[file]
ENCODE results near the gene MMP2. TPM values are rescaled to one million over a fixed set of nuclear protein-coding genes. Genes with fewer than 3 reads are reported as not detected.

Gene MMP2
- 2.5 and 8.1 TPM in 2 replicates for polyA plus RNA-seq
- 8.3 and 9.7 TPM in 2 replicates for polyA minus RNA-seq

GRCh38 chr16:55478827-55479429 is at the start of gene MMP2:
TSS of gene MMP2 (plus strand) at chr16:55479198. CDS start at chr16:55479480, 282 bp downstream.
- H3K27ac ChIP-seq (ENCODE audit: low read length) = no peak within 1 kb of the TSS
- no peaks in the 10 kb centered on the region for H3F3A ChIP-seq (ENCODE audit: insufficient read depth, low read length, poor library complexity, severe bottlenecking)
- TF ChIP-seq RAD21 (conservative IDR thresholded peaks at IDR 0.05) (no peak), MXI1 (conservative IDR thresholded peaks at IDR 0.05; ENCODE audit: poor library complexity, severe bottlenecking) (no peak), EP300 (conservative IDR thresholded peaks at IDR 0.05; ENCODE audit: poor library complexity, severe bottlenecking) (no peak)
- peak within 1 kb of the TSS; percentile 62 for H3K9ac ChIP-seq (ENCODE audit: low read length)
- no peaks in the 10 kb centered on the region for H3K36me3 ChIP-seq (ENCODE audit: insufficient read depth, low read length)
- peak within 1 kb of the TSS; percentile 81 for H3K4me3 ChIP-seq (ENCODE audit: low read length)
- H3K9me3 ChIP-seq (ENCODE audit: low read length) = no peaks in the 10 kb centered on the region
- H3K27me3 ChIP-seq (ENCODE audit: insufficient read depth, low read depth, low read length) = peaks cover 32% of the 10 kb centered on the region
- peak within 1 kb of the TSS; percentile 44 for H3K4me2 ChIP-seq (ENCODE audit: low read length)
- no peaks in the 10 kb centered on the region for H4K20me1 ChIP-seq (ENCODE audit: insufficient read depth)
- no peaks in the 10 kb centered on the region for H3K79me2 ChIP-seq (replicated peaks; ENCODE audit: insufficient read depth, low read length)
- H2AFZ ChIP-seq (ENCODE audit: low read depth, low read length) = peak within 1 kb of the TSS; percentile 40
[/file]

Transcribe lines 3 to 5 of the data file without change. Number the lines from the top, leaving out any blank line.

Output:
- 2.5 and 8.1 TPM in 2 replicates for polyA plus RNA-seq
- 8.3 and 9.7 TPM in 2 replicates for polyA minus RNA-seq

GRCh38 chr16:55478827-55479429 is at the start of gene MMP2: